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On Realizing That Corporations Are People Too… And That You’ve Fallen In Love With One.

My darling corporate entity
I’ve loved you from the start
One hundred ten percentity,
With more than just my heart
I told you what I meantity
In poetry and prose
You showed your discontentity
And that’s the way it goes.

My sweetheart business enterprise
I tried to win you back
I told you my intenterprise—
You told me what I lack
My capital I’d spenterprise
But you would not invest
My future’s in descenterprise—
My value is depressed.

My love, my all, my syndicate—
Forever and beyond!
I note, to my chagrindicate,
My word’s my only bond
I’d fight through thick and thindicate
To have you as my bride
I know I cannot windicate;
You know, at least, I tried

My darling corporate entity
I’ve loved you from the start
One hundred ten percentity,
With more than just my heart
I told you what I meantity
In poetry and prose
You showed your discontentity
And that’s the way it goes.

Yeah… put “loving you back” as another difference between the kind of people known as “corporations” and the kind of people known as “people”. “Going to jail” is another thing corporations can’t do. We’ll find out pretty soon whether “discrimination” is yet another.

Comments

  1. notyet says

    Corporations have been known to commit war crimes with impunity. We have elevated them from the status of mere human to that of a former president.

  2. garysturgess says

    I must confess that I may be entirely ignorant here. But as I understand it, the reason corporations are considered people is basically to allow people to sue them.

    Consider Megacompany X that makes Widgets, and has thousands (or tens of thousands) of shareholders. Fred The Friendly Consumer(tm) buys a Widget. While using it for its intended purpose of Widgeting around in his Widgetmobile, it springs a Whatsit and causes the Widgetmobile to plough into Fred’s lovingly tendered stack of hundred dollar bills, burning them all to a crisp. (And if you think that scenario still doesn’t justify a lawsuit, then change it accordingly – this is obviously a tongue in cheek example but it isn’t intended to be a frivolous lawsuit).

    So, in a world where corporations are not legally people, Fred would have to compile a list of all the shareholders (they are, after all, the owners of the company) and sue them all for damages. That’s not even theoretically possible, since shares can be traded on a minute to minute basis (far too long for the courts to work).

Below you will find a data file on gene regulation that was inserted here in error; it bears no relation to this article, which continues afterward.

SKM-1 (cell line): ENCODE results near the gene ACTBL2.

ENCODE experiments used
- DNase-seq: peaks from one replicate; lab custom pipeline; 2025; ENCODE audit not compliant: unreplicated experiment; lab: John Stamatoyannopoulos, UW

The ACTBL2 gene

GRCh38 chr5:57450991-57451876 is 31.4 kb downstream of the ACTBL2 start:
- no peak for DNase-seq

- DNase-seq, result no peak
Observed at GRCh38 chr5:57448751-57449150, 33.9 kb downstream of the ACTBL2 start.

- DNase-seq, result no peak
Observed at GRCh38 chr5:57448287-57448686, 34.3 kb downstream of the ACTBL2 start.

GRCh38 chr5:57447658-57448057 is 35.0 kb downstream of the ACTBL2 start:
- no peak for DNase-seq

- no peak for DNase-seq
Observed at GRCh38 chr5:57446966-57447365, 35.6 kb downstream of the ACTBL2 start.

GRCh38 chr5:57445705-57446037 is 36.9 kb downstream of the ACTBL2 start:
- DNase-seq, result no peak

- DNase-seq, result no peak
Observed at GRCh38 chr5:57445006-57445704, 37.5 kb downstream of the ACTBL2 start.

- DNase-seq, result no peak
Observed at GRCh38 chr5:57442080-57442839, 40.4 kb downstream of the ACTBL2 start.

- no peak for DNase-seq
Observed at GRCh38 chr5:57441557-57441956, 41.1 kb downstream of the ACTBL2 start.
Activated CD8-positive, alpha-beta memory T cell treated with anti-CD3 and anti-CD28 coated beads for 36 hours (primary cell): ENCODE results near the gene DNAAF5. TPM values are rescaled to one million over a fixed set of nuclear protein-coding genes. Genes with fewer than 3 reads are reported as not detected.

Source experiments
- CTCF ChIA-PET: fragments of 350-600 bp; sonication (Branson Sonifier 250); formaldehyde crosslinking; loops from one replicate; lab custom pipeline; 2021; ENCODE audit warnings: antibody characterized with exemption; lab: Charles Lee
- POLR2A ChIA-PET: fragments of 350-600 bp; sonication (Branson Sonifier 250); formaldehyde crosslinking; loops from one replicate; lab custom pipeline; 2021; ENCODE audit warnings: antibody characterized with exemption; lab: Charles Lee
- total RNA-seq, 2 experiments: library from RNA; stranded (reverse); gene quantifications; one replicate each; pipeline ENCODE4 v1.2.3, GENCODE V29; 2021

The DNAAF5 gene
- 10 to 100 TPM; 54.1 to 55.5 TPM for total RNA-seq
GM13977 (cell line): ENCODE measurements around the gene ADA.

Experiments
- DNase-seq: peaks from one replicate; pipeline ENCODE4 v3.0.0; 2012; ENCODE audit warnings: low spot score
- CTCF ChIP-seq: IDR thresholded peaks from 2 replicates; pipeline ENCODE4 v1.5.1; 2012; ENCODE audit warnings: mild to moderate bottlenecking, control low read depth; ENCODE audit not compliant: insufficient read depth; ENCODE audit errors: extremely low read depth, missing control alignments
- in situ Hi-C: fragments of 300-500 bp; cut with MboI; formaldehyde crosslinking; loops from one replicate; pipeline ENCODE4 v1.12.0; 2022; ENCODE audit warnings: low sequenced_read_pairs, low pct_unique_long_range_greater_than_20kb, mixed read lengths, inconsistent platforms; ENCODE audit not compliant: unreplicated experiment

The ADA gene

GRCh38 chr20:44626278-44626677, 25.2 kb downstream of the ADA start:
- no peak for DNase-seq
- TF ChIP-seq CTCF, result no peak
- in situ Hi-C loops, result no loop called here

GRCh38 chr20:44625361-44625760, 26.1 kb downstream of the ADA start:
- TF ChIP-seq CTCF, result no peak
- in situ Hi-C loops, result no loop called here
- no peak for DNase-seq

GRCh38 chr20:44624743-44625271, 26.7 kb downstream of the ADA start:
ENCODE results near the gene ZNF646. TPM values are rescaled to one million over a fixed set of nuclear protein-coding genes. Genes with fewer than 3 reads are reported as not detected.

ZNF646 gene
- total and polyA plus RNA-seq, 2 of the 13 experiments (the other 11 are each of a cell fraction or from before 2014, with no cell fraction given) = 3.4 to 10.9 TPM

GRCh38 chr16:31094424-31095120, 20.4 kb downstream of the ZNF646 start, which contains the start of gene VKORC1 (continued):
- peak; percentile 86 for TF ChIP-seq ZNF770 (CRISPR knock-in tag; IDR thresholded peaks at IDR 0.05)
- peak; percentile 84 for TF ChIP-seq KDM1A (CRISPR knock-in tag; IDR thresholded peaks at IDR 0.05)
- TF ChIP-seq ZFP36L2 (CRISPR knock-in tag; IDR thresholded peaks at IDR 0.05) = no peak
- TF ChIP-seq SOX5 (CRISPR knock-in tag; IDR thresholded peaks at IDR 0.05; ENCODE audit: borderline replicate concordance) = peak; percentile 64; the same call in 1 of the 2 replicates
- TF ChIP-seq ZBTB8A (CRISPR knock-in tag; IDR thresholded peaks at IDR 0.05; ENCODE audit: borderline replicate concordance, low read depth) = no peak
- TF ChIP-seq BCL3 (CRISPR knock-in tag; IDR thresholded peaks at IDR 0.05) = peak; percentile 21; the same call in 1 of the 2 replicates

Which is not to say that there aren’t other possible solutions. You could say that the CEO is the person that gets sued, or the board of directors, or some other group of individuals that is reasonably stable. Of course in a world where the corporation is not a person it can’t own any of its assets, which means you can sue whoever DOES own them. But the situation is certainly sufficiently complex that you can sort of see why the idea of treating corporations as able to be sued and own property (otherwise what do you sue them FOR?) isn’t necessarily a completely terrible idea.

    Of course, I’m not for a moment saying that it hasn’t been abused out the wazoo, probably to the extent that any minor benefits it may have are far outweighed.

  3. Orakio says

    @#1 A corporation can be executed. The beating heart of every corporation is its charter, which, in essence, lists the purposes for which the government has permitted it to exist, and the conditions under which it may exist. If the government revokes that charter, then the corporation must be dissolved, the hard assets liquidated and returned to the stake and share holders. The Death Penalty. Texas can execute any corporation it has chartered.

    Importantly, most of the major corporations are chartered in Delaware, regardless of headquarters – and they can execute any of them, if they think they need to.

  4. says

    I’m just waiting for the campaign for equal marriage for corporations to get started – that’s the logical next step from your poem :-)

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